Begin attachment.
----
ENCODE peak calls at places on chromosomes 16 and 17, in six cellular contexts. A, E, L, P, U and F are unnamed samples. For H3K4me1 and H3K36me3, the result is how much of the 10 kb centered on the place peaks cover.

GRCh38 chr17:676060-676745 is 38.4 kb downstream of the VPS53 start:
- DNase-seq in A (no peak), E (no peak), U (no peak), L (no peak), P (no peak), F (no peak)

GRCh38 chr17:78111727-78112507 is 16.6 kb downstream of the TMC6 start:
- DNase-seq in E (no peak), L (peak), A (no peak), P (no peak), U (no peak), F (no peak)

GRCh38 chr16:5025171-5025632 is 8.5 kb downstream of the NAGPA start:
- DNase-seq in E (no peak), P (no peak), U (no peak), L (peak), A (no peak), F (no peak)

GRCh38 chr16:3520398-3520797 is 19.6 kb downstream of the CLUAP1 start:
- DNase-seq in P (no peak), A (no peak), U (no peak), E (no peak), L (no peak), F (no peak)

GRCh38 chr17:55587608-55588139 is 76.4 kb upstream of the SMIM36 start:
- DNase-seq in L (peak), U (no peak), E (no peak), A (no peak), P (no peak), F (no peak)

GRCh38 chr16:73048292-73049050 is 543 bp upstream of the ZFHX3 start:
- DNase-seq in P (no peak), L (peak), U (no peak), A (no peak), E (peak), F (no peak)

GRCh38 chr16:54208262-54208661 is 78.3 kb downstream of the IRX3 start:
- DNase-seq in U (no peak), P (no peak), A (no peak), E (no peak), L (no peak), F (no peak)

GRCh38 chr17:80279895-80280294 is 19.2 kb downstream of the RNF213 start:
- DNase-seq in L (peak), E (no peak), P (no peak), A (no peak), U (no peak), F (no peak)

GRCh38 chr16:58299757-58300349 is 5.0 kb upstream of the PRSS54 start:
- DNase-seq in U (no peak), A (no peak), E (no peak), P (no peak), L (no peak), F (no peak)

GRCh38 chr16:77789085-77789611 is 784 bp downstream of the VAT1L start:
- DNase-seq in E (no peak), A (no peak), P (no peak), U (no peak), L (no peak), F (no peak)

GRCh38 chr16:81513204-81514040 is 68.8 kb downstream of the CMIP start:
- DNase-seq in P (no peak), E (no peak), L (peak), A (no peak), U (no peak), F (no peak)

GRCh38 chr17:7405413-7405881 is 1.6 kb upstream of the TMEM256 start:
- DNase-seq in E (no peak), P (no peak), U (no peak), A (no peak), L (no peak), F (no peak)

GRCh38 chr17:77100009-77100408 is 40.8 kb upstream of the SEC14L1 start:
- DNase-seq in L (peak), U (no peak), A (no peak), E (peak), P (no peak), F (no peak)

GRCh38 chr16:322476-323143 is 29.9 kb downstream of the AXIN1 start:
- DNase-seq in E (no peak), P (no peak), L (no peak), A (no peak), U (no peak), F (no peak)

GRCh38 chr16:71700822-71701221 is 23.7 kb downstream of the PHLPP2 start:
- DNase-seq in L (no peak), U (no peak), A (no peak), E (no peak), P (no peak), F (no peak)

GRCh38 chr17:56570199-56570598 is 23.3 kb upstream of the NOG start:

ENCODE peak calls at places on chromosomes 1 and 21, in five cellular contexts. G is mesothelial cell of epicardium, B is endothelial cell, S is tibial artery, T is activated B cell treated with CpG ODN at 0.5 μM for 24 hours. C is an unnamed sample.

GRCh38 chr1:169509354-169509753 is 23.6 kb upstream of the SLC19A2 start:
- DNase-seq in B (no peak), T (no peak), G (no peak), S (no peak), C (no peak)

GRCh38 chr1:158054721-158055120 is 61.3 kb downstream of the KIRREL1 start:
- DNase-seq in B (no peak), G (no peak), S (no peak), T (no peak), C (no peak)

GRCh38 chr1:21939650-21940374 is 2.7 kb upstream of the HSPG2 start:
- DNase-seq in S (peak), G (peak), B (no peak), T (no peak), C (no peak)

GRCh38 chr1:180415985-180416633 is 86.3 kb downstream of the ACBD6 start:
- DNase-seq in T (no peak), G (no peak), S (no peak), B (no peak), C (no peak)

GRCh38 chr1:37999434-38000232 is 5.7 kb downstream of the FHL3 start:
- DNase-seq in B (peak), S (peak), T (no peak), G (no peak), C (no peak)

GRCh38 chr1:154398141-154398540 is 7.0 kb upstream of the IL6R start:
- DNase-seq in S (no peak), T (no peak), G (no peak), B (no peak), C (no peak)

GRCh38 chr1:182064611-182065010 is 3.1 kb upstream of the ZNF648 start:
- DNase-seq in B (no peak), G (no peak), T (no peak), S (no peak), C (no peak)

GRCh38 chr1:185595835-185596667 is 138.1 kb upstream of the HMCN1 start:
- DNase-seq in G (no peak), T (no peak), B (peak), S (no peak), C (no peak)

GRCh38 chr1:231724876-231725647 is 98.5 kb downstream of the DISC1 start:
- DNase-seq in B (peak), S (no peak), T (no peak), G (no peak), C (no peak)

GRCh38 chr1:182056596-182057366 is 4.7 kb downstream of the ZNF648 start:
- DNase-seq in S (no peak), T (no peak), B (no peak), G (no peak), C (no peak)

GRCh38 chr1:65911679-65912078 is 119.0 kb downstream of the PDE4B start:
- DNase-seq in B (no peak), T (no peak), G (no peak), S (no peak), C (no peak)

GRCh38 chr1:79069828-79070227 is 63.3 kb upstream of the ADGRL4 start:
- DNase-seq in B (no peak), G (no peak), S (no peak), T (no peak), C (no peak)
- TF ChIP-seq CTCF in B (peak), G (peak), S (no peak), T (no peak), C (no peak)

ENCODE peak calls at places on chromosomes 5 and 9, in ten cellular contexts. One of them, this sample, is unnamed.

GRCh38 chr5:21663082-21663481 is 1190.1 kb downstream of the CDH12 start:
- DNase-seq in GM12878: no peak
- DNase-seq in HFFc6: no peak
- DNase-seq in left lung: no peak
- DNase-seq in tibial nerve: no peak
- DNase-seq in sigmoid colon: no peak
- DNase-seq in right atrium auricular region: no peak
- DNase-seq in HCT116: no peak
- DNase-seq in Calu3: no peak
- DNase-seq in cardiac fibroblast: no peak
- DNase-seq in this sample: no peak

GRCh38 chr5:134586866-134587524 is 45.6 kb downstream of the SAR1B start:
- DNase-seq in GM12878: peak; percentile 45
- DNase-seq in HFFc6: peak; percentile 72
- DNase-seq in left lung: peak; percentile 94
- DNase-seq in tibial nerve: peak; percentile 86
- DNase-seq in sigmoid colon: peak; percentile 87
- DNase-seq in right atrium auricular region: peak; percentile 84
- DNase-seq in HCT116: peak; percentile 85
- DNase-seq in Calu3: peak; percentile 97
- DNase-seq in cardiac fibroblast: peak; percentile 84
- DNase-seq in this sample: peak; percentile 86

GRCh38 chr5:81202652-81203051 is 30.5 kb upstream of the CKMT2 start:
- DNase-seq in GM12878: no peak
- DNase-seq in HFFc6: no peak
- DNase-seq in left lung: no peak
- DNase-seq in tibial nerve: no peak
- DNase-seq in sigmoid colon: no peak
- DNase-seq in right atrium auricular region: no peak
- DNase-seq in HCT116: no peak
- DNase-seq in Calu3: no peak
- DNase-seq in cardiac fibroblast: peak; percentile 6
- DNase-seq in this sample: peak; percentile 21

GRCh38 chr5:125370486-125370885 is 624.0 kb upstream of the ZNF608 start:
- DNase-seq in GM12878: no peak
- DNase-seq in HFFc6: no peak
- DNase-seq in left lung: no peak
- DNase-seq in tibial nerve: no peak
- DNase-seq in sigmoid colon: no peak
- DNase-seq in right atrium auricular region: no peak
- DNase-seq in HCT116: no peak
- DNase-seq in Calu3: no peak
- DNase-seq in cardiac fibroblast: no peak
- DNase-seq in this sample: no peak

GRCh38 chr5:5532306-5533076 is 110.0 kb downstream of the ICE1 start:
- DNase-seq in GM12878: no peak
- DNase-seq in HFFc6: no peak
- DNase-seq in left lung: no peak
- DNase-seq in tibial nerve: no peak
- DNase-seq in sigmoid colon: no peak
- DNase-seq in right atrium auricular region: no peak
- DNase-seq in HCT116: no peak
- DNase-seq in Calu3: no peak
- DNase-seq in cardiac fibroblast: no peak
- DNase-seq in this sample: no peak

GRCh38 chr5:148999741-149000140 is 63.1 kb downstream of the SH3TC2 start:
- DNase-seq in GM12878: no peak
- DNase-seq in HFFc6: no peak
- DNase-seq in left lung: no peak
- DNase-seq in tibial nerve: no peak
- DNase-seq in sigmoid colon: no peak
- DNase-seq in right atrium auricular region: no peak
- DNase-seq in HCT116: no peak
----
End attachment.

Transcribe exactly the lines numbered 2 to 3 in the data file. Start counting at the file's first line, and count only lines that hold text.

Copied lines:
GRCh38 chr17:676060-676745 is 38.4 kb downstream of the VPS53 start:
- DNase-seq in A (no peak), E (no peak), U (no peak), L (no peak), P (no peak), F (no peak)